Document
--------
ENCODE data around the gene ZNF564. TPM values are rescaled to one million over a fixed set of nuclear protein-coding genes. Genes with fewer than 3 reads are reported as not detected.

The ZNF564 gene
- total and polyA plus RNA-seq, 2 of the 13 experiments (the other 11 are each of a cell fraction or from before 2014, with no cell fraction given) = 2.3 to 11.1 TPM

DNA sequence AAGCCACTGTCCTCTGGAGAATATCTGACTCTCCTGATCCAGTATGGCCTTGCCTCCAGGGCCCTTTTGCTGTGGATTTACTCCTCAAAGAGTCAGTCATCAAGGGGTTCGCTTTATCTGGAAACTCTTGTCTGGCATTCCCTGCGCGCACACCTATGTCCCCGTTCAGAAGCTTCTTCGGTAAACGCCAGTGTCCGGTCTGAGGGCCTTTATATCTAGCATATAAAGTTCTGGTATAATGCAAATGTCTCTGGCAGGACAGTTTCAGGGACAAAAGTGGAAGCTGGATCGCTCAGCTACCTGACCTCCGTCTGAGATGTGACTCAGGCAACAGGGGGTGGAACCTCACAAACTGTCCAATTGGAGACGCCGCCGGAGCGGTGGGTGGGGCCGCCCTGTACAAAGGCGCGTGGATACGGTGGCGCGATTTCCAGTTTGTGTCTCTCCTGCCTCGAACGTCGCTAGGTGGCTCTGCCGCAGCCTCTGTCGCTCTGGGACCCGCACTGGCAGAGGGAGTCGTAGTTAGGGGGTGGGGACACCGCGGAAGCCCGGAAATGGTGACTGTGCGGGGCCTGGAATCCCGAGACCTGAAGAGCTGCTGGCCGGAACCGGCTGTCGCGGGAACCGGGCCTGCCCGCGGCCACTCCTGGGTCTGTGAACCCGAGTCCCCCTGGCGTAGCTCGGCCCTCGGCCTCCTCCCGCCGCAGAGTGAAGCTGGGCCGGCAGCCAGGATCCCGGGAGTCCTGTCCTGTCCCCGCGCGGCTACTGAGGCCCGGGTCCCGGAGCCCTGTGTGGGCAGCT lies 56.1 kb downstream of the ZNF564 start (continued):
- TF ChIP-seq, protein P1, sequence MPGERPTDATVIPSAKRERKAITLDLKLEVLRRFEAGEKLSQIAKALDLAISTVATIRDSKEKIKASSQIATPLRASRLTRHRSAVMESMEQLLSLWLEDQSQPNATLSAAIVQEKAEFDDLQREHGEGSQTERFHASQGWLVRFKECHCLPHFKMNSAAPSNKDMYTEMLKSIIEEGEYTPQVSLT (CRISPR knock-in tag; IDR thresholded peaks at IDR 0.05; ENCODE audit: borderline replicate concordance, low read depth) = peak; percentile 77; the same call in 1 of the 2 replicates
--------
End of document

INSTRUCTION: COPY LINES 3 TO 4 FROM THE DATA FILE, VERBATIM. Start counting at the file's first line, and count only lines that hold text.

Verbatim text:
- total and polyA plus RNA-seq, 2 of the 13 experiments (the other 11 are each of a cell fraction or from before 2014, with no cell fraction given) = 2.3 to 11.1 TPM

DNA sequence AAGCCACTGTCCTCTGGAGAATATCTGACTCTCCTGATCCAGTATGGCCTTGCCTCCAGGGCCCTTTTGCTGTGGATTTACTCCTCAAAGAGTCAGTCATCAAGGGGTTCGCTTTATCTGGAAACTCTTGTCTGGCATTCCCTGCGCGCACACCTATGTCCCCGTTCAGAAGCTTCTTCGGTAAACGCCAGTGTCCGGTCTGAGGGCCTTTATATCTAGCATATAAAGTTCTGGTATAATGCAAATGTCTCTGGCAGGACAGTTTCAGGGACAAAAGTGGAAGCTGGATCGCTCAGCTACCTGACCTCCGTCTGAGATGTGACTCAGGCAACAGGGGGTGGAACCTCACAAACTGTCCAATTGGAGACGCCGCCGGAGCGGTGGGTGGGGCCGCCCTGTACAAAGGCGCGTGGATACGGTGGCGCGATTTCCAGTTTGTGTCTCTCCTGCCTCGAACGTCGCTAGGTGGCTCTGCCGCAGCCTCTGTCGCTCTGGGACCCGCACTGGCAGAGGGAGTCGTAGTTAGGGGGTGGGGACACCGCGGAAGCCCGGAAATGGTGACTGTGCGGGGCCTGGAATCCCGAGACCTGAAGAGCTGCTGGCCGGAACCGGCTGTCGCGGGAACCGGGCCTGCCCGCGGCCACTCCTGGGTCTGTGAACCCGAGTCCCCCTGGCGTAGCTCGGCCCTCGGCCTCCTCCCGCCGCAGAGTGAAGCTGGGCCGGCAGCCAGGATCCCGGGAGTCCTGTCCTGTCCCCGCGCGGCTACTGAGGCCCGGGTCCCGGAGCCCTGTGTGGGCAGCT lies 56.1 kb downstream of the ZNF564 start (continued):